The following finding is obtained about a relationship between the crystal phase and λs of a CoFe-based alloy film (J. Appl. Phys., 67(9), pp. 5120-5122 (1990)). That is, a structure mainly having a bcc phase exhibits high positive λs. When nitrogen-added sputtering is performed at proper PN, λs of a magnetic film is decreased because an fcc phase in which (100) faces are oriented perpendicularly to the film surface is mixed in the bcc phase. However, when the nitrogen content in the film is further increased to increase the lattice constant of the fcc phase, a large λs value is obtained even in the fcc (100)-oriented film.

On the basis of the above finding, the crystal structure and the lattice constant of the CoFeAl-based alloy film according to the present invention were checked. FIG. 3 shows results of checking a relationship between PN and an x-ray diffraction curve (a θ=1-fixed 2θ scanning method and a θ-2θ scanning method). FIG. 4 shows results of checking PN dependency of a lattice constant.

The results shown in FIG. 3 reveal the following findings. That is, specific diffraction peaks of fcc, bcp, and bcc phases are detected in a pure argon sputtered film, i.e., the film has a crystal structure in which these three phases are simultaneously present. When the PN is increased, only a diffraction peak of the fcc phase is detected. From these findings, it is understood that the fcc phase is stabilized by nitrogen-added sputtering as is the case with the CoFe-based alloy film. It is assumed that low λs was obtained when the PN was 0.5 to 1 mTorr in FIG. 2 because the crystal structure of the magnetic film is changed into a structure mainly having the fcc phase.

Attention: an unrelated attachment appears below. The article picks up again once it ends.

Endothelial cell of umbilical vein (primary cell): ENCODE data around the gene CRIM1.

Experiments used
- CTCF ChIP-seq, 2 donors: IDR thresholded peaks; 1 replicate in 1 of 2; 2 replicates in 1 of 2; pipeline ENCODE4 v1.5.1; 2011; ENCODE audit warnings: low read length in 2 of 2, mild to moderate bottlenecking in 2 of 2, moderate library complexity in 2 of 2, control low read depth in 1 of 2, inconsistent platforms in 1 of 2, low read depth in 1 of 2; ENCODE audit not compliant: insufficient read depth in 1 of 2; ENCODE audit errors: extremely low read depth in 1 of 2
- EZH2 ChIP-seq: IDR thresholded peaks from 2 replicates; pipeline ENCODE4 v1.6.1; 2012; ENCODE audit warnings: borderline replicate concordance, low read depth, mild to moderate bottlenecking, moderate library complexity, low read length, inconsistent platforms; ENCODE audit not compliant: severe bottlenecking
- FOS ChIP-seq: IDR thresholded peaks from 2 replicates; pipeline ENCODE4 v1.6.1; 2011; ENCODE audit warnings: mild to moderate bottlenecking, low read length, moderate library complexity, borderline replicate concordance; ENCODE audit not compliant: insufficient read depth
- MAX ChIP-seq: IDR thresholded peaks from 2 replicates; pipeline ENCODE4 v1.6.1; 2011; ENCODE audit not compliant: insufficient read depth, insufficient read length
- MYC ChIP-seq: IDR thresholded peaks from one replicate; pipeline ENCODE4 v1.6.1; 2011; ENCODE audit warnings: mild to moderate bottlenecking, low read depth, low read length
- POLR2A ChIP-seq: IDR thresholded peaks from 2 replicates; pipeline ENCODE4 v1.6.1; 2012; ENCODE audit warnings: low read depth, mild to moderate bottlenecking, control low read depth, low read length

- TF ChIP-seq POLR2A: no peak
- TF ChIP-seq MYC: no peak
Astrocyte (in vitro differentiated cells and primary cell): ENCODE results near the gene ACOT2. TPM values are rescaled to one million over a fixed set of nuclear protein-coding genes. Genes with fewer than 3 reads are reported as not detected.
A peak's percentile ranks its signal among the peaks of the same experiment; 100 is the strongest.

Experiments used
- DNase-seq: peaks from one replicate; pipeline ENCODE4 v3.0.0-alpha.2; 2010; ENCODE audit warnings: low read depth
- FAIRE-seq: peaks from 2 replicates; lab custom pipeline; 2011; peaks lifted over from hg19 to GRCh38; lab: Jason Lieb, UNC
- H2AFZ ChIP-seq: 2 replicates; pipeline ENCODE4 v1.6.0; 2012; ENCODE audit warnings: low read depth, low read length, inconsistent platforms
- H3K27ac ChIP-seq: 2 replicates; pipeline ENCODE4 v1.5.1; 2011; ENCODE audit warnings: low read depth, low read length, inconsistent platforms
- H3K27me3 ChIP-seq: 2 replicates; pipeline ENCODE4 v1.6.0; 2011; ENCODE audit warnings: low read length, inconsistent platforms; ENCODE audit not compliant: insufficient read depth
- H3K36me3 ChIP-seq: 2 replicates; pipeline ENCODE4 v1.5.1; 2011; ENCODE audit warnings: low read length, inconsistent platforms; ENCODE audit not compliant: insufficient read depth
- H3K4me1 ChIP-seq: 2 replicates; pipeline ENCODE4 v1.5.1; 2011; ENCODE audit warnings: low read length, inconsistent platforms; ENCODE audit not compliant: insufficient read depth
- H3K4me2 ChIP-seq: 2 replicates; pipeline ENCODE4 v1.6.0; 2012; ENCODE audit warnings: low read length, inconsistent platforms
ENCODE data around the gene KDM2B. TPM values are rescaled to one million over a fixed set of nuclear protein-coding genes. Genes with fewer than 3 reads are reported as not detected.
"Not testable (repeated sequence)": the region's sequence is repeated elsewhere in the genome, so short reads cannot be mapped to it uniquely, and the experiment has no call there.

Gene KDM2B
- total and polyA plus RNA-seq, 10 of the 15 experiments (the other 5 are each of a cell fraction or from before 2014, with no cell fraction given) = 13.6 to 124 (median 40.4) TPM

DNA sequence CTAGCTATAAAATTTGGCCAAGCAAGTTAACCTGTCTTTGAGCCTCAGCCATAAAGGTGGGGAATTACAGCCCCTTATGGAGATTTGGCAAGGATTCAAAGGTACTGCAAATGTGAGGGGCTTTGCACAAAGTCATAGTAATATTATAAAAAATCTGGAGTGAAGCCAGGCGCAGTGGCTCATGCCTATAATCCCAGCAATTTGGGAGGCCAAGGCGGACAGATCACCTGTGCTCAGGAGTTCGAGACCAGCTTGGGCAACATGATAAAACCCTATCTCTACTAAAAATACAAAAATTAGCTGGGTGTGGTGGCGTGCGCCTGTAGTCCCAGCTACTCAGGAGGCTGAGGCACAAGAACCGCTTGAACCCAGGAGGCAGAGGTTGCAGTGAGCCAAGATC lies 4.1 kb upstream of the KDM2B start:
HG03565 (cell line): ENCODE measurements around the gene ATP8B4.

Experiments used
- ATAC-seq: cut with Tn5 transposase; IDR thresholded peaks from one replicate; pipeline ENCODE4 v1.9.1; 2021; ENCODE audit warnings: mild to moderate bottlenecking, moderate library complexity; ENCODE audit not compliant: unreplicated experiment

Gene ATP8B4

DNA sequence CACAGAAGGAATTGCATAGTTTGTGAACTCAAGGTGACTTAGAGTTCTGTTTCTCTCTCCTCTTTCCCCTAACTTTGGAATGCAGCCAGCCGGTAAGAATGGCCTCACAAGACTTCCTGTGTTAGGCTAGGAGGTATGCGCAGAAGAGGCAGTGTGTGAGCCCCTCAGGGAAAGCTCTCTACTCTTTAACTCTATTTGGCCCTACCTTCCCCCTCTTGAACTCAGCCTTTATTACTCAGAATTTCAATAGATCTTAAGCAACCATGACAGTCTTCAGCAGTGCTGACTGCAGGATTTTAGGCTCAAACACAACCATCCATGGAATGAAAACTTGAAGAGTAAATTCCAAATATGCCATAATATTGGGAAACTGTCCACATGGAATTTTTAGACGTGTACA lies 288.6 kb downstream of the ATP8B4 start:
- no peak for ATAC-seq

The results shown in FIG. 4 reveal the following findings. That is, a lattice constant obtained from (200) reflection has a value larger than that of a lattice constant obtained from (111) reflection. The reason for this finding is assumed to be that nitrogen atoms are preferentially contained in crystal grains corresponding to the (200) reflection. No significant change is found in the lattice constant within a comparatively low PN range of about 1 mTorr. The range within which low Hc and low λs are obtained in FIG. 1 is included in the range within which no significant change is found in the lattice constant. However, when the PN is increased to be about 1 mTorr or more, the lattice constant is increased. For example, when the PN is 1.5 mTorr (i.e., in a magnetic film containing nitrogen atoms in an amount (at %) 1.5 times that of Al atoms as shown in FIG. 2), the lattice constant is very large. Within this range, Hc and λs are increased as shown in FIG. 1. Therefore, it is assumed that the increase in λs at high PN is caused by the increase in lattice constant.